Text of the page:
The court properly received in evidence a red flag which was found by an officer, together with a suitcase and personal effects belonging to the defendant Albert Hougardy, in a cabin occupied by him in Yolo county. Red flags were seen in the possession of the defendants Nora Conklin and Lorene Norman, who carried them in a Communists' May Day parade in Sacramento. A red flag was also found in the Communist headquarters at 912 1/2 Eighth street in Sacramento. The evidence as to the flag was specifically restricted by the court to the case against Hougardy. It was received as tending to show “some evidence connecting the defendant Hougardy with the [Communist] organization.” In 3 Century Dictionary and Cyclopedia, p. 2247, it is said the red flag is “association with blood or danger. * * * The recognized standard or symbol of an extreme revolutionary party, or of those who seek social as well as political revolution and anarchy; as, the red flag of the Commune.” It is the emblem of the Russian Communists. Mr. Gallagher, attorney for some of the defendants, stated that the red flag “stands for any organization or society where the means of production are owned publicly, and operated for use, and not for profit; that it stands as a symbol of the teachings of Karl Marx and Engels; of Lenin and Stalin, the Communist International.” The defendants were not precluded from offering evidence of its meaning. They were merely prevented from offering in evidence entire pamphlets issued by the Communist Party without first exhibiting them to the court for inspection. The trial judge said in that regard: “The court will not permit it without having an opportunity to go over it and find out what the court shall consider relevant to the issue.” The offer was then abandoned by the defendants.
The “Western Worker,” a Communistic periodical newspaper, under date of January 22, 1934, was taken from the Communist headquarters at Sacramento with the other documents and books. It was received in evidence for the purpose of reading therefrom an excerpt in which a Communist declared that, “This flag [referring to the American flag] is not our flag. Our flag is the red flag.” This merely furnished some evidence of the political principles of Communism to which the appellants adhere. It was one of the documents taken from the headquarters of the party to which they admit membership. It merely tended to affirm, what has not been denied, that their loyalty was to the red flag. That fact is not disputed.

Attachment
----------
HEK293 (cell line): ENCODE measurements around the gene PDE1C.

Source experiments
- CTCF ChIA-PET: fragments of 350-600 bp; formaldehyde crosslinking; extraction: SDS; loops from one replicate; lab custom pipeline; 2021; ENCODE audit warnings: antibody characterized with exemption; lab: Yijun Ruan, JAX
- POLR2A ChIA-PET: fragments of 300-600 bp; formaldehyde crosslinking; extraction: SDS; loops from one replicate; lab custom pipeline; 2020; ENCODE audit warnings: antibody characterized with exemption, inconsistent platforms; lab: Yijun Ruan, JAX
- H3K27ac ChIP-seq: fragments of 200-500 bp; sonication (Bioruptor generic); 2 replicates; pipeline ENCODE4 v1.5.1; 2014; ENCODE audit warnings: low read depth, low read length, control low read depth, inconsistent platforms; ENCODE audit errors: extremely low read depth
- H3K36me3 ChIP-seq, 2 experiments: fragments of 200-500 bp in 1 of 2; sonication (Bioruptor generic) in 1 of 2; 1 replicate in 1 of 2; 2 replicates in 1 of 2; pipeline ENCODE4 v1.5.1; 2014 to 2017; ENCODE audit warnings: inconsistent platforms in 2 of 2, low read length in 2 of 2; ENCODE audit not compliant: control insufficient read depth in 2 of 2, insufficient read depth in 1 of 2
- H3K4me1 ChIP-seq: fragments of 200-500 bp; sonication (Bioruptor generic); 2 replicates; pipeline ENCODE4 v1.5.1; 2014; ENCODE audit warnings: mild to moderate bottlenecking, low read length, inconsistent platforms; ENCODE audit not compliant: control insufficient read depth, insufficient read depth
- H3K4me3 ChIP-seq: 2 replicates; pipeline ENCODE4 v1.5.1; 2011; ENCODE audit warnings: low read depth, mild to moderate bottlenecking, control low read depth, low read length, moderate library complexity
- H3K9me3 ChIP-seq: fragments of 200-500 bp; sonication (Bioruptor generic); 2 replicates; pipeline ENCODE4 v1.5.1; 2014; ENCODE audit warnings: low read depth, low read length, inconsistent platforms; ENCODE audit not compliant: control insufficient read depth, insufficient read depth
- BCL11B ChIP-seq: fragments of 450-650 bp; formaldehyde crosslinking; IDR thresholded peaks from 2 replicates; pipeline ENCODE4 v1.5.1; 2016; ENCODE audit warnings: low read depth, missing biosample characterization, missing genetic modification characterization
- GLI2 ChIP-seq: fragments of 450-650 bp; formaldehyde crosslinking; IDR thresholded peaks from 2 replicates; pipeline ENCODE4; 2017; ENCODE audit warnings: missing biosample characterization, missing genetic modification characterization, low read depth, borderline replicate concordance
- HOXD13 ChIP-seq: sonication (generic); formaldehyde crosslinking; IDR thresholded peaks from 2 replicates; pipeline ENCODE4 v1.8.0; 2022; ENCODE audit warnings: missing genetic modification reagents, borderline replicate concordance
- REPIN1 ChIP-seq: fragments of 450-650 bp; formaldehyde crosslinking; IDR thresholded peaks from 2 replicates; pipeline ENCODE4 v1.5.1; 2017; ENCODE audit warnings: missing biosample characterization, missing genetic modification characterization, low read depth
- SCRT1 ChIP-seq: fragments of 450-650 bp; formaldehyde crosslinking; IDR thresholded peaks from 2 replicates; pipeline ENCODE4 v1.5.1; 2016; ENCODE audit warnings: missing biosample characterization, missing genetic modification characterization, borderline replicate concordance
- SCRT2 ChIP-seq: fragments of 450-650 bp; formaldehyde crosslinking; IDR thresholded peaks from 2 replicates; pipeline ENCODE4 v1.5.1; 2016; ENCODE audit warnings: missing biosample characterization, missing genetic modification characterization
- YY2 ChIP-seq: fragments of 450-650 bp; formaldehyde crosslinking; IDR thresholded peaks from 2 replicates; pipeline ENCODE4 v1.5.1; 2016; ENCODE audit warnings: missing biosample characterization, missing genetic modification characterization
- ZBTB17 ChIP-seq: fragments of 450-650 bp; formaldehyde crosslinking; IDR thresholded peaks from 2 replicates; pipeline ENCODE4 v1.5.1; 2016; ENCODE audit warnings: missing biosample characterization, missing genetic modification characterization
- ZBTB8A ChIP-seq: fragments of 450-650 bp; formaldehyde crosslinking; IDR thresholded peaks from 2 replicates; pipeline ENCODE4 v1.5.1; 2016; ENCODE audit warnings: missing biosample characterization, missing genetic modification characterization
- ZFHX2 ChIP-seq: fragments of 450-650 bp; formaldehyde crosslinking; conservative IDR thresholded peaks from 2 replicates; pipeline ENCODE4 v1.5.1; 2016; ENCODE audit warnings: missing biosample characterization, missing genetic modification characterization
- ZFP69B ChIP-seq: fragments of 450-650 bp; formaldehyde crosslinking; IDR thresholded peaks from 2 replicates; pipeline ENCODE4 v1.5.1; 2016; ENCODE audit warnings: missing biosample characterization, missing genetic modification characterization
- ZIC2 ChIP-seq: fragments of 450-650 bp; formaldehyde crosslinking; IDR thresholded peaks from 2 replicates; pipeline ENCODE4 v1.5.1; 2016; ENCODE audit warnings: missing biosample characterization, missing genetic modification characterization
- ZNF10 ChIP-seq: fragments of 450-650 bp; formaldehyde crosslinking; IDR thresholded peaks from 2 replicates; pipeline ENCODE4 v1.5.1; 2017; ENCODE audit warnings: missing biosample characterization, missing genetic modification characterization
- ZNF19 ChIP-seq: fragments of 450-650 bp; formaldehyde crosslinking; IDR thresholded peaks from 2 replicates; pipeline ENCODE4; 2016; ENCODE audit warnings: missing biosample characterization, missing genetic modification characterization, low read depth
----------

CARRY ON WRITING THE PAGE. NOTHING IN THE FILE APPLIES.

Melville Harris, a member of the Communist Party in Sacramento, testified without objection that Nora Conklin, one of the appellants, said Mary Judge, in charge of social welfare in Sacramento County, should be taken out and lynched; that the American flag represented the capitalistic class, and that she (Nora Conklin) would spit upon it; that the only flag was the red flag; and that the United States government should be overthrown by force and violence. This evidence was competent to prove the attitude of Nora Conklin toward Communist principles and her opposition to American political institutions. It was offered without objection. No motion was made to strike it out. The appellants may not complain of this evidence for the first time on appeal.